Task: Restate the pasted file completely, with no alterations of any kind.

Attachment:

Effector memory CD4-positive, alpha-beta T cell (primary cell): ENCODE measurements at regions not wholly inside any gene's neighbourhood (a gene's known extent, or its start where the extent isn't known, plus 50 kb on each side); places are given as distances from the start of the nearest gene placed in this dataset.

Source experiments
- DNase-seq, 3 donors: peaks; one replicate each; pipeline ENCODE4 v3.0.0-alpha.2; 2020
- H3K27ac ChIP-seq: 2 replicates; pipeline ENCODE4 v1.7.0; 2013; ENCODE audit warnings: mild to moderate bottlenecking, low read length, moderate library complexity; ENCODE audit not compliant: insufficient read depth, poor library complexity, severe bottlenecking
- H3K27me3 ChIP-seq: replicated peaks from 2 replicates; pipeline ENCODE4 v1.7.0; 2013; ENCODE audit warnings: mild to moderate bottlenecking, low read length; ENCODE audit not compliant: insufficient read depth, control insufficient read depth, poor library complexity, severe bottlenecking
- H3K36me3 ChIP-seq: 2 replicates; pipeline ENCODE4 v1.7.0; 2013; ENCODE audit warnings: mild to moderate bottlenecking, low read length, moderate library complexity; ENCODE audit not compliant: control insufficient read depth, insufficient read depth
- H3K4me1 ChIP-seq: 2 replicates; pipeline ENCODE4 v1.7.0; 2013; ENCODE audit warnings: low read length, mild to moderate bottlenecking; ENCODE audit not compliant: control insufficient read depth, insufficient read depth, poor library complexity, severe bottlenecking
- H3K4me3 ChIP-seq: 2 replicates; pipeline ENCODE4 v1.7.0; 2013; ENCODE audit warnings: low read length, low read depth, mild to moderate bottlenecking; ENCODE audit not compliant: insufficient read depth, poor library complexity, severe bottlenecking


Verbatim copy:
Effector memory CD4-positive, alpha-beta T cell (primary cell): ENCODE measurements at regions not wholly inside any gene's neighbourhood (a gene's known extent, or its start where the extent isn't known, plus 50 kb on each side); places are given as distances from the start of the nearest gene placed in this dataset.

Source experiments
- DNase-seq, 3 donors: peaks; one replicate each; pipeline ENCODE4 v3.0.0-alpha.2; 2020
- H3K27ac ChIP-seq: 2 replicates; pipeline ENCODE4 v1.7.0; 2013; ENCODE audit warnings: mild to moderate bottlenecking, low read length, moderate library complexity; ENCODE audit not compliant: insufficient read depth, poor library complexity, severe bottlenecking
- H3K27me3 ChIP-seq: replicated peaks from 2 replicates; pipeline ENCODE4 v1.7.0; 2013; ENCODE audit warnings: mild to moderate bottlenecking, low read length; ENCODE audit not compliant: insufficient read depth, control insufficient read depth, poor library complexity, severe bottlenecking
- H3K36me3 ChIP-seq: 2 replicates; pipeline ENCODE4 v1.7.0; 2013; ENCODE audit warnings: mild to moderate bottlenecking, low read length, moderate library complexity; ENCODE audit not compliant: control insufficient read depth, insufficient read depth
- H3K4me1 ChIP-seq: 2 replicates; pipeline ENCODE4 v1.7.0; 2013; ENCODE audit warnings: low read length, mild to moderate bottlenecking; ENCODE audit not compliant: control insufficient read depth, insufficient read depth, poor library complexity, severe bottlenecking
- H3K4me3 ChIP-seq: 2 replicates; pipeline ENCODE4 v1.7.0; 2013; ENCODE audit warnings: low read length, low read depth, mild to moderate bottlenecking; ENCODE audit not compliant: insufficient read depth, poor library complexity, severe bottlenecking